… it must break with existing expectations or determine a space of limited possibilities which is kept open (for example, sporting events) …

… repetitions of news items are not welcome …

… when we think of novelty, we think first of one-off events …

… but in order to recognize novelty we need familiar contexts …

… these may be types (earthquakes, accidents, summit meetings, company collapses) or even temporary stories, for example, affairs or reforms about which there is something new to report every day, until they are resolved by a decision …

… there is also serial production of novelties, for example, on the stock exchange or in sports, where something new comes up every day …

… surprises and standardizations increase in intensity in relation to each other to generate information values which otherwise would not occur, or at least not in a form capable of dissemination …

… conflicts are preferred …

… as topics, conflicts have the benefit of alluding to a self-induced uncertainty …

… they put off the liberating information about winners and losers by way of reference to a future …

… this generates tension and, on the side of understanding the communication, guesswork …

… quantities are a particularly effective attention-grabber …

… quantities are always informative, because any particular number is none other than the one mentioned - neither larger nor smaller …

… and this holds true regardless of whether one understands the material context (that is, whether or not one knows what a gross national product is or a runner-up) …

… the information value can be increased in the medium of quantity if one adds comparative figures, whether they be temporal (the previous year's rate of inflation), or factual, for example, territorial …

… so quantification can generate sudden moments of insight without any substance and simultaneously more information for those who already have some knowledge …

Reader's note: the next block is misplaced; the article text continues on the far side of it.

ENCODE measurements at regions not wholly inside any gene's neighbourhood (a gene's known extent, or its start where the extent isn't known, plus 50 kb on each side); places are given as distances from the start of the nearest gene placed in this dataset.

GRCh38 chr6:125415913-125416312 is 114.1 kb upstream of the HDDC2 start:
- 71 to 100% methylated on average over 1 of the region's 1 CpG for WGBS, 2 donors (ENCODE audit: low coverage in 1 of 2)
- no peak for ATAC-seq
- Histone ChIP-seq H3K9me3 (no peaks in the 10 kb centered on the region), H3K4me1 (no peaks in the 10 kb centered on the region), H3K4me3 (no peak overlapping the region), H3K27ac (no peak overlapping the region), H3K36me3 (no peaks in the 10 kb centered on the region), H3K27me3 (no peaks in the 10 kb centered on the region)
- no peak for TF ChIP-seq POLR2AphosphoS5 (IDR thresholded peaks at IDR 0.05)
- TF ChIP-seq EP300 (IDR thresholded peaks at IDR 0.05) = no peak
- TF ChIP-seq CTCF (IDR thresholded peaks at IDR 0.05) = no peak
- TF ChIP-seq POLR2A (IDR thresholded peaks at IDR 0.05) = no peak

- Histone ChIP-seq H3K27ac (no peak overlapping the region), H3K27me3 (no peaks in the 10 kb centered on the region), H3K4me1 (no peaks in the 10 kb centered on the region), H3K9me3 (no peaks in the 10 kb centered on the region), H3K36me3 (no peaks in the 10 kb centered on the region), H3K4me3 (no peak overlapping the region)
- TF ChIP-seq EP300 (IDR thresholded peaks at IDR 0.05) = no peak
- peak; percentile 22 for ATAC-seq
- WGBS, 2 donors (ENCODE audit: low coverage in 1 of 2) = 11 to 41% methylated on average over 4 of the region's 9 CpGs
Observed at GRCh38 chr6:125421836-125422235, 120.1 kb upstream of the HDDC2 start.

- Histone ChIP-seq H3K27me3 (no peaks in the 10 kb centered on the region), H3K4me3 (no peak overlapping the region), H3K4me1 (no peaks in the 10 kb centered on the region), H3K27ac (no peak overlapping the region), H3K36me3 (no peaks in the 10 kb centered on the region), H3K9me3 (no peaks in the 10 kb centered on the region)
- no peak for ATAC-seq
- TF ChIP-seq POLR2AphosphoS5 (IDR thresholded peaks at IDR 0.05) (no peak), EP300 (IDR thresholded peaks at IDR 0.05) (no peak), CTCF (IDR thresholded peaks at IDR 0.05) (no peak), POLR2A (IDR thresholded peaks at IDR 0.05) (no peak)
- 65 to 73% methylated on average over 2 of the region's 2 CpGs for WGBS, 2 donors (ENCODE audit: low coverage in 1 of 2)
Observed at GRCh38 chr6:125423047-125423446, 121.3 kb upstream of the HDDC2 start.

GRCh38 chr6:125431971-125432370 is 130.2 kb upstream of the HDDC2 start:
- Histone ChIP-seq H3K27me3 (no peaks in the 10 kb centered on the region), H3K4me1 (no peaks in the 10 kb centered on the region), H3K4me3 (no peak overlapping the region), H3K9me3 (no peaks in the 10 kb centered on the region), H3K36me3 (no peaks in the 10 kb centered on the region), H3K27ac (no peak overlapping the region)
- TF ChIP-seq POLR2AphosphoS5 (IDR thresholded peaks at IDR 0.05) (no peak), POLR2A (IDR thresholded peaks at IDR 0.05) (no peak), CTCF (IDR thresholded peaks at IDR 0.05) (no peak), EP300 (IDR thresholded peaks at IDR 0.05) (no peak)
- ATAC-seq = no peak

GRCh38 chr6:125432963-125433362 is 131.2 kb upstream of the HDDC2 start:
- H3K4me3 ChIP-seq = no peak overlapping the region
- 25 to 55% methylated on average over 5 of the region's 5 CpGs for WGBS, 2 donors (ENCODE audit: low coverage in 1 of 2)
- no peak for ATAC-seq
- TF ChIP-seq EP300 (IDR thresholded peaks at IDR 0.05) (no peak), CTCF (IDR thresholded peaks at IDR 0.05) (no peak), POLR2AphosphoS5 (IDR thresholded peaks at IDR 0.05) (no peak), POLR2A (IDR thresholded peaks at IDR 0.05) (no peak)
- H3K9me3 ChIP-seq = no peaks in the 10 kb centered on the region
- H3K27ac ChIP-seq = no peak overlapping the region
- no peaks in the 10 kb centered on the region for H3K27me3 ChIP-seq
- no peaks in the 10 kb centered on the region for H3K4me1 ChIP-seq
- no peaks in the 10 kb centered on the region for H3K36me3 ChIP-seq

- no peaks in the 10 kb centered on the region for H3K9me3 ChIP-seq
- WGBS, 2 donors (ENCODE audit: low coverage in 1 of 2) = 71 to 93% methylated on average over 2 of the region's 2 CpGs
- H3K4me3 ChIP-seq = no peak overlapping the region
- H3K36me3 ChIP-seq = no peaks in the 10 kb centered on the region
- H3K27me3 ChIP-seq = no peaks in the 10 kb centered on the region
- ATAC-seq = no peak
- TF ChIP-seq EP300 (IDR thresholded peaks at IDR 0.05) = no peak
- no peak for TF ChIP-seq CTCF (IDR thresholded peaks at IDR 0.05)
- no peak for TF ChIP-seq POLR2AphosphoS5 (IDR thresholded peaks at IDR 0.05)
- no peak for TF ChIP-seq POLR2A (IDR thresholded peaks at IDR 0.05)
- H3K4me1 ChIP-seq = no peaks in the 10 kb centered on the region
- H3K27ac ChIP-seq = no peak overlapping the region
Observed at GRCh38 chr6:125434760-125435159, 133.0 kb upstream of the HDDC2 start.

… an additional issue is the greater informational significance of large numbers, especially where locally and temporally compact events are concerned (many deaths in one accident, huge losses in one case of fraud) …

… if something increases, it simultaneously decreases … what it was before becomes simultaneously less than it is today …

… a society committed to growth is constantly threatening itself with its own past …

… in the case of stages operating the other way around or negative valuations, the opposite can then happen, of course: falling export figures or rising unemployment are examples of this …

… local relevance is another thing which lends weight to a piece of information, presumably because people are so confident of knowing what is going on in their own locality that every additional piece of information is especially valued …

… so distance must be compensated for by the gravity of the information or by strangeness, by an esoteric element, which simultaneously conveys the information that such a thing would hardly be likely to happen here …

… norm violations also deserve particular attention …